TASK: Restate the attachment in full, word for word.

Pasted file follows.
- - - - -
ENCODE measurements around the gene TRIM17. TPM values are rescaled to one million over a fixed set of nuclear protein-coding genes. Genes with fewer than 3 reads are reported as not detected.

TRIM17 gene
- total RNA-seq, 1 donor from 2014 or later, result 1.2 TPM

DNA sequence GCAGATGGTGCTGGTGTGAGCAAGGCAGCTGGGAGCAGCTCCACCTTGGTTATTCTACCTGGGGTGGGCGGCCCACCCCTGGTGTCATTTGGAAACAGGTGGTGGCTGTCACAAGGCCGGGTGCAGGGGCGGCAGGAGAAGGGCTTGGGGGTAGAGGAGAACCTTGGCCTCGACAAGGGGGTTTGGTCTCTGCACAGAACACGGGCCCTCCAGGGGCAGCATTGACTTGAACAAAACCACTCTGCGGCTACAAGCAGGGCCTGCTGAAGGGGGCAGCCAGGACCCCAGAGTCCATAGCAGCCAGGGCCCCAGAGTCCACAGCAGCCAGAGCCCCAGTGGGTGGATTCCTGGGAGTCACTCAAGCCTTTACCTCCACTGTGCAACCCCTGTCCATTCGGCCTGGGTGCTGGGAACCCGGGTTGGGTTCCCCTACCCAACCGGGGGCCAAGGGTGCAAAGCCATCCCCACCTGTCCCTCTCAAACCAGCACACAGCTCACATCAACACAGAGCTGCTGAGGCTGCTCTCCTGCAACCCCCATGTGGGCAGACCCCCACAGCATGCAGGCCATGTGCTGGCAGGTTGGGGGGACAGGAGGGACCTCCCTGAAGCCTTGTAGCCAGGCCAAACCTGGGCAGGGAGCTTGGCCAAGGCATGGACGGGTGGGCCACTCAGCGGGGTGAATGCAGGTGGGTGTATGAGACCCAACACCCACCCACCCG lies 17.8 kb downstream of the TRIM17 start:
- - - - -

ENCODE measurements around the gene TRIM17. TPM values are rescaled to one million over a fixed set of nuclear protein-coding genes. Genes with fewer than 3 reads are reported as not detected.

TRIM17 gene
- total RNA-seq, 1 donor from 2014 or later, result 1.2 TPM

DNA sequence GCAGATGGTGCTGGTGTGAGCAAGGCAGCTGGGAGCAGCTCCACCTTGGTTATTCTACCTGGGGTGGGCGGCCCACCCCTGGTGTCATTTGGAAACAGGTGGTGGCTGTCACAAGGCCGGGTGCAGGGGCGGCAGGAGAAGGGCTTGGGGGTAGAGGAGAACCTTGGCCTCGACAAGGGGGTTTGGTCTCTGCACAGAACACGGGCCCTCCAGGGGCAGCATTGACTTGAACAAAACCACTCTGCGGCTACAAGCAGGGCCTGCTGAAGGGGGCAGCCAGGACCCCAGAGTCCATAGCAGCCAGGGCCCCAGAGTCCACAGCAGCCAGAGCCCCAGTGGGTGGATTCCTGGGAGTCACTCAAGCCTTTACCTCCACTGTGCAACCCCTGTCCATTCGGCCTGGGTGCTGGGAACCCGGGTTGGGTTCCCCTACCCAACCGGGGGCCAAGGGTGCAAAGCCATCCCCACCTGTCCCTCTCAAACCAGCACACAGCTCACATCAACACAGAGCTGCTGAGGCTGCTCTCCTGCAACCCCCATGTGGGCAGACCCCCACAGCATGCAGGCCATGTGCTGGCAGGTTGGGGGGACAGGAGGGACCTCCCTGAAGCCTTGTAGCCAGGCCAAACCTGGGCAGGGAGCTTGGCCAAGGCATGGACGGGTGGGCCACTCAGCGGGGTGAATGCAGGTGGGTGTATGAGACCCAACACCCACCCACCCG lies 17.8 kb downstream of the TRIM17 start: